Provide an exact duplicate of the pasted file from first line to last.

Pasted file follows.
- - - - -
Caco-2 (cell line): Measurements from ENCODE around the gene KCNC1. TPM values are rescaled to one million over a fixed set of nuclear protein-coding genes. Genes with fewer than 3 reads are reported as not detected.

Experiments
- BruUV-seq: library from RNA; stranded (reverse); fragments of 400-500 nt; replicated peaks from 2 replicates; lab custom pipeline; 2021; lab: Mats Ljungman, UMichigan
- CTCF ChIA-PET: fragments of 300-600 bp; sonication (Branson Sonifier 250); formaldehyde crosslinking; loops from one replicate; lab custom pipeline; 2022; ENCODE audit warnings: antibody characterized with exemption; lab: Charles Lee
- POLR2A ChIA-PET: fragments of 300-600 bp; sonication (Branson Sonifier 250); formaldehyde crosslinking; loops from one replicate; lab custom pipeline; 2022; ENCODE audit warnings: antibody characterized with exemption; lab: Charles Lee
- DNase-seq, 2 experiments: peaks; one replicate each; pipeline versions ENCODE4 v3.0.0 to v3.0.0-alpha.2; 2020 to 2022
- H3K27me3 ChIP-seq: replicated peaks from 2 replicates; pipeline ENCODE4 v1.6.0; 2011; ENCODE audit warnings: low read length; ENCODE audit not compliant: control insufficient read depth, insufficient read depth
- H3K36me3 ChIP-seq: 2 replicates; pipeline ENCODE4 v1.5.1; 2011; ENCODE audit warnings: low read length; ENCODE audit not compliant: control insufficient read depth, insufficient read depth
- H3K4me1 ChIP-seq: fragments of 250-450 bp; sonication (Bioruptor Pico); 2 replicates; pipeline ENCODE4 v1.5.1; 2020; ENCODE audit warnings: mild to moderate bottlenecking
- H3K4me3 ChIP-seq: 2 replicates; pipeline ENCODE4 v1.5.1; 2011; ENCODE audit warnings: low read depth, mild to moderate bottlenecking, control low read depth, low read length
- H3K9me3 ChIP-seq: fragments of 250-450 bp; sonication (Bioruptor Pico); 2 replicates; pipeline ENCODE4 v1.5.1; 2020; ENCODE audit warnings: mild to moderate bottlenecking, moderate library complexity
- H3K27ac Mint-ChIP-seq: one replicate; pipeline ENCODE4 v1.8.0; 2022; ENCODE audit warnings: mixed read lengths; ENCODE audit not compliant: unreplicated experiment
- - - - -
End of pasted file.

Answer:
Caco-2 (cell line): Measurements from ENCODE around the gene KCNC1. TPM values are rescaled to one million over a fixed set of nuclear protein-coding genes. Genes with fewer than 3 reads are reported as not detected.

Experiments
- BruUV-seq: library from RNA; stranded (reverse); fragments of 400-500 nt; replicated peaks from 2 replicates; lab custom pipeline; 2021; lab: Mats Ljungman, UMichigan
- CTCF ChIA-PET: fragments of 300-600 bp; sonication (Branson Sonifier 250); formaldehyde crosslinking; loops from one replicate; lab custom pipeline; 2022; ENCODE audit warnings: antibody characterized with exemption; lab: Charles Lee
- POLR2A ChIA-PET: fragments of 300-600 bp; sonication (Branson Sonifier 250); formaldehyde crosslinking; loops from one replicate; lab custom pipeline; 2022; ENCODE audit warnings: antibody characterized with exemption; lab: Charles Lee
- DNase-seq, 2 experiments: peaks; one replicate each; pipeline versions ENCODE4 v3.0.0 to v3.0.0-alpha.2; 2020 to 2022
- H3K27me3 ChIP-seq: replicated peaks from 2 replicates; pipeline ENCODE4 v1.6.0; 2011; ENCODE audit warnings: low read length; ENCODE audit not compliant: control insufficient read depth, insufficient read depth
- H3K36me3 ChIP-seq: 2 replicates; pipeline ENCODE4 v1.5.1; 2011; ENCODE audit warnings: low read length; ENCODE audit not compliant: control insufficient read depth, insufficient read depth
- H3K4me1 ChIP-seq: fragments of 250-450 bp; sonication (Bioruptor Pico); 2 replicates; pipeline ENCODE4 v1.5.1; 2020; ENCODE audit warnings: mild to moderate bottlenecking
- H3K4me3 ChIP-seq: 2 replicates; pipeline ENCODE4 v1.5.1; 2011; ENCODE audit warnings: low read depth, mild to moderate bottlenecking, control low read depth, low read length
- H3K9me3 ChIP-seq: fragments of 250-450 bp; sonication (Bioruptor Pico); 2 replicates; pipeline ENCODE4 v1.5.1; 2020; ENCODE audit warnings: mild to moderate bottlenecking, moderate library complexity
- H3K27ac Mint-ChIP-seq: one replicate; pipeline ENCODE4 v1.8.0; 2022; ENCODE audit warnings: mixed read lengths; ENCODE audit not compliant: unreplicated experiment